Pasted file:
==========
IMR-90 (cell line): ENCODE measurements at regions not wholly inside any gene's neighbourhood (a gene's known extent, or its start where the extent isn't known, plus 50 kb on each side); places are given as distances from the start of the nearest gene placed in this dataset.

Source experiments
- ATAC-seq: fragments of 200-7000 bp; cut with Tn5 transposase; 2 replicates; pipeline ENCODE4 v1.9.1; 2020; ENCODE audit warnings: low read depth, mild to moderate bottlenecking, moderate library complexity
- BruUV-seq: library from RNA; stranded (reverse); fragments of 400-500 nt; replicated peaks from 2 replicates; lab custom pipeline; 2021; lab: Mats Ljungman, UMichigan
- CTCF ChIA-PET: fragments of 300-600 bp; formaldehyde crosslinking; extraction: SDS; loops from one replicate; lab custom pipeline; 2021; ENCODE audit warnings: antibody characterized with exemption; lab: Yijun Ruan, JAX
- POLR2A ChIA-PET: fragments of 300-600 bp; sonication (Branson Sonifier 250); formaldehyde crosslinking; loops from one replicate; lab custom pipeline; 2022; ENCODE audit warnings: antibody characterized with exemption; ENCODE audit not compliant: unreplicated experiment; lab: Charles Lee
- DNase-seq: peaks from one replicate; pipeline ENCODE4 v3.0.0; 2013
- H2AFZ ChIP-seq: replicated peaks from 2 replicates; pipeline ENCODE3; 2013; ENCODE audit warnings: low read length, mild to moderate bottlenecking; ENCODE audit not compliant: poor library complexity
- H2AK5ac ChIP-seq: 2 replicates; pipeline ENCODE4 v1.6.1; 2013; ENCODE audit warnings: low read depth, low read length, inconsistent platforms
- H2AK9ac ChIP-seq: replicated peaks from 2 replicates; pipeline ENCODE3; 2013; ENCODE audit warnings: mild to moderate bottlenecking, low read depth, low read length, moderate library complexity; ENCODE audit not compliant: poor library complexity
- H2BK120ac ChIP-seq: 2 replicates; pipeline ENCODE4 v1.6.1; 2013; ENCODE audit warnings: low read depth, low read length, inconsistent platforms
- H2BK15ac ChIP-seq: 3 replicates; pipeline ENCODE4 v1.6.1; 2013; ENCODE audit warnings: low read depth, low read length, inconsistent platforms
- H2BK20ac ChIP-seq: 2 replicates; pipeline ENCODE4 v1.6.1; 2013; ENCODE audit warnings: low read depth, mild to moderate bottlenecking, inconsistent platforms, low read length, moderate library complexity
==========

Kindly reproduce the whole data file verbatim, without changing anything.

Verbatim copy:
IMR-90 (cell line): ENCODE measurements at regions not wholly inside any gene's neighbourhood (a gene's known extent, or its start where the extent isn't known, plus 50 kb on each side); places are given as distances from the start of the nearest gene placed in this dataset.

Source experiments
- ATAC-seq: fragments of 200-7000 bp; cut with Tn5 transposase; 2 replicates; pipeline ENCODE4 v1.9.1; 2020; ENCODE audit warnings: low read depth, mild to moderate bottlenecking, moderate library complexity
- BruUV-seq: library from RNA; stranded (reverse); fragments of 400-500 nt; replicated peaks from 2 replicates; lab custom pipeline; 2021; lab: Mats Ljungman, UMichigan
- CTCF ChIA-PET: fragments of 300-600 bp; formaldehyde crosslinking; extraction: SDS; loops from one replicate; lab custom pipeline; 2021; ENCODE audit warnings: antibody characterized with exemption; lab: Yijun Ruan, JAX
- POLR2A ChIA-PET: fragments of 300-600 bp; sonication (Branson Sonifier 250); formaldehyde crosslinking; loops from one replicate; lab custom pipeline; 2022; ENCODE audit warnings: antibody characterized with exemption; ENCODE audit not compliant: unreplicated experiment; lab: Charles Lee
- DNase-seq: peaks from one replicate; pipeline ENCODE4 v3.0.0; 2013
- H2AFZ ChIP-seq: replicated peaks from 2 replicates; pipeline ENCODE3; 2013; ENCODE audit warnings: low read length, mild to moderate bottlenecking; ENCODE audit not compliant: poor library complexity
- H2AK5ac ChIP-seq: 2 replicates; pipeline ENCODE4 v1.6.1; 2013; ENCODE audit warnings: low read depth, low read length, inconsistent platforms
- H2AK9ac ChIP-seq: replicated peaks from 2 replicates; pipeline ENCODE3; 2013; ENCODE audit warnings: mild to moderate bottlenecking, low read depth, low read length, moderate library complexity; ENCODE audit not compliant: poor library complexity
- H2BK120ac ChIP-seq: 2 replicates; pipeline ENCODE4 v1.6.1; 2013; ENCODE audit warnings: low read depth, low read length, inconsistent platforms
- H2BK15ac ChIP-seq: 3 replicates; pipeline ENCODE4 v1.6.1; 2013; ENCODE audit warnings: low read depth, low read length, inconsistent platforms
- H2BK20ac ChIP-seq: 2 replicates; pipeline ENCODE4 v1.6.1; 2013; ENCODE audit warnings: low read depth, mild to moderate bottlenecking, inconsistent platforms, low read length, moderate library complexity